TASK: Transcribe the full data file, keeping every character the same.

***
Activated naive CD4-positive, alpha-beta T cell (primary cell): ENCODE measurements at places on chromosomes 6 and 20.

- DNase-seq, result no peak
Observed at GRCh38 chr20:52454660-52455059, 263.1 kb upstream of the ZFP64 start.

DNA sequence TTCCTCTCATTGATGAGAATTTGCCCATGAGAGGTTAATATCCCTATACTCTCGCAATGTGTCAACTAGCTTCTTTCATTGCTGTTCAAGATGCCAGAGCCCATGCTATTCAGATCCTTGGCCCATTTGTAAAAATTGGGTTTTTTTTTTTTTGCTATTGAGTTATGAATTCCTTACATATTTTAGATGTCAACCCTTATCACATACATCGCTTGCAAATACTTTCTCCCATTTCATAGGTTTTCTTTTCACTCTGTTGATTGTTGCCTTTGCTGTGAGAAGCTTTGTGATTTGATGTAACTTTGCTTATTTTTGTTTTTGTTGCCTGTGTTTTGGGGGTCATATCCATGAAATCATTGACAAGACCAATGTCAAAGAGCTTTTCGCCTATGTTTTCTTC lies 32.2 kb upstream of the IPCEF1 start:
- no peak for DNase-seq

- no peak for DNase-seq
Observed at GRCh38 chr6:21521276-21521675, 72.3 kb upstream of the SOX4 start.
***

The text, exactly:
Activated naive CD4-positive, alpha-beta T cell (primary cell): ENCODE measurements at places on chromosomes 6 and 20.

- DNase-seq, result no peak
Observed at GRCh38 chr20:52454660-52455059, 263.1 kb upstream of the ZFP64 start.

DNA sequence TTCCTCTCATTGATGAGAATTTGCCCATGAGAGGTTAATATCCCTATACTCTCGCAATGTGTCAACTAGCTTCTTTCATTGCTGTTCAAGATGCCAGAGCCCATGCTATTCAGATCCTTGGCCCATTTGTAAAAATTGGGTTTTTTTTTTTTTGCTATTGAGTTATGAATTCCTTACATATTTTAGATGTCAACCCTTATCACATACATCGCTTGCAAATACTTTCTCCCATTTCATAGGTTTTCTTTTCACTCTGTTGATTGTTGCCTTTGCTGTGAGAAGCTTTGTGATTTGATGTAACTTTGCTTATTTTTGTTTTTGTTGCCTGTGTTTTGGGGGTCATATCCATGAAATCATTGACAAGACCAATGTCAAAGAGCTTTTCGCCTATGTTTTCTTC lies 32.2 kb upstream of the IPCEF1 start:
- no peak for DNase-seq

- no peak for DNase-seq
Observed at GRCh38 chr6:21521276-21521675, 72.3 kb upstream of the SOX4 start.